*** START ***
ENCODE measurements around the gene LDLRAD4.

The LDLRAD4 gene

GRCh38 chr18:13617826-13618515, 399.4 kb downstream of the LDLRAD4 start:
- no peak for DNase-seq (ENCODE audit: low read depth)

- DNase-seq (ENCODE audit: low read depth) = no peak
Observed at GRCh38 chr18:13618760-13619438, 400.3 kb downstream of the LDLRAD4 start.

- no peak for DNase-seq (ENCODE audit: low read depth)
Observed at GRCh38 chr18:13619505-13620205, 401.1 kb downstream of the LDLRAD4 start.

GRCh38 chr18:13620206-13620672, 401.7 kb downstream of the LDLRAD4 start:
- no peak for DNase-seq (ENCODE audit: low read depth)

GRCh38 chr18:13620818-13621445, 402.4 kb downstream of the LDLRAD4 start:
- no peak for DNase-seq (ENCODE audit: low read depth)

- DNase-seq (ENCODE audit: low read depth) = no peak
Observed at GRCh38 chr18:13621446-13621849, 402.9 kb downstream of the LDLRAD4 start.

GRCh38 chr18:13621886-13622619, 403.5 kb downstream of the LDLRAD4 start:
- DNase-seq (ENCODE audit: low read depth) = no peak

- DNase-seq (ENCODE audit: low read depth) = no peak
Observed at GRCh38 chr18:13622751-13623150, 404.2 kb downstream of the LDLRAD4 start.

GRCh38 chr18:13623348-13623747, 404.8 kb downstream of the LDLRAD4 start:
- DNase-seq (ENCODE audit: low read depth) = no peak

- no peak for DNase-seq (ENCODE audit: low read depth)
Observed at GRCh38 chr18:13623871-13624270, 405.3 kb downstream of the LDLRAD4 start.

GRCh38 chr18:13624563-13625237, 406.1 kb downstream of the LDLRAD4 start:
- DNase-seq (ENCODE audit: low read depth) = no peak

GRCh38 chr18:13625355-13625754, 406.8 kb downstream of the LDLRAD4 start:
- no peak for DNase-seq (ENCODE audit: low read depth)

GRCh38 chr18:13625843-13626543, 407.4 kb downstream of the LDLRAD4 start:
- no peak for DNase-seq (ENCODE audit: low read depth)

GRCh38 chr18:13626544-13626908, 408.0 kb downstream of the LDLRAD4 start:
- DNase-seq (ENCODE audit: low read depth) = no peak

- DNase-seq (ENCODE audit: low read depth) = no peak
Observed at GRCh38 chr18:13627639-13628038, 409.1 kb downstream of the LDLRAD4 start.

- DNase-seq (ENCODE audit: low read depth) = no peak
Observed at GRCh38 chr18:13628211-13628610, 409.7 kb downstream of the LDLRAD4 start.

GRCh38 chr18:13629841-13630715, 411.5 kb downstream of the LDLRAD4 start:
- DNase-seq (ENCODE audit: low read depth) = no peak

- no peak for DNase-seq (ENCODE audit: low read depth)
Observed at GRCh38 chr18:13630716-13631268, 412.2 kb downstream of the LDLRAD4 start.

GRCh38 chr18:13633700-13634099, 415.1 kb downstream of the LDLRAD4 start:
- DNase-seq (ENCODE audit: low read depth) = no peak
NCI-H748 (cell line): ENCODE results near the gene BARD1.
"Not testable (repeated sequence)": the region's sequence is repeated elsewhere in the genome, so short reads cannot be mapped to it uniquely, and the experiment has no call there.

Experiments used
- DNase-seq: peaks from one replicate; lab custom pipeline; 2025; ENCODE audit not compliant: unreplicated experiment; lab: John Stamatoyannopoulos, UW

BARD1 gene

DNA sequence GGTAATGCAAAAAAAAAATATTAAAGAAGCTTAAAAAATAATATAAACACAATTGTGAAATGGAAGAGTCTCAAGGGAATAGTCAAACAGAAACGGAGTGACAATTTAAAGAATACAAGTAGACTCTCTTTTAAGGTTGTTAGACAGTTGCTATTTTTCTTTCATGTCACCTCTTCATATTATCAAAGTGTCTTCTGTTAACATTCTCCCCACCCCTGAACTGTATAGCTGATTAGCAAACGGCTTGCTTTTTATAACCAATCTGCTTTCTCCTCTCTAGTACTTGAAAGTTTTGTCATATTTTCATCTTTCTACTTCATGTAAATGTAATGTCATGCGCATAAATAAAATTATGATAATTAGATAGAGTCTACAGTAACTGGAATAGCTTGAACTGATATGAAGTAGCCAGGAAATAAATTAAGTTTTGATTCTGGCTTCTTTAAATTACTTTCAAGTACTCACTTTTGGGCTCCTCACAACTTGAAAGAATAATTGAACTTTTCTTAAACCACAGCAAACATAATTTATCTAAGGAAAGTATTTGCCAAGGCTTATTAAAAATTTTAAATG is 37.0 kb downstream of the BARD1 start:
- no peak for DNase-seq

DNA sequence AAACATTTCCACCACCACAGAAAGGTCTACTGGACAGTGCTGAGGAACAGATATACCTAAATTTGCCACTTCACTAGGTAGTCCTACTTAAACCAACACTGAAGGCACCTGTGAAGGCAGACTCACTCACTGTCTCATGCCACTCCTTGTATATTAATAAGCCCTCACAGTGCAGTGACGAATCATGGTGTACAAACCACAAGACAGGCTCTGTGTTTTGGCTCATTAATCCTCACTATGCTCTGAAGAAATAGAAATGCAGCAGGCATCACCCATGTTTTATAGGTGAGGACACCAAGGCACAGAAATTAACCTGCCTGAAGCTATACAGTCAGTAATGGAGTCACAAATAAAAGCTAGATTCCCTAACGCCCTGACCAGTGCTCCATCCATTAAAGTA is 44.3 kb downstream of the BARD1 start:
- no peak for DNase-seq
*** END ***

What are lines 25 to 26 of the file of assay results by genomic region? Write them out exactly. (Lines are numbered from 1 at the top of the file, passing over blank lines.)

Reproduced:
GRCh38 chr18:13625355-13625754, 406.8 kb downstream of the LDLRAD4 start:
- no peak for DNase-seq (ENCODE audit: low read depth)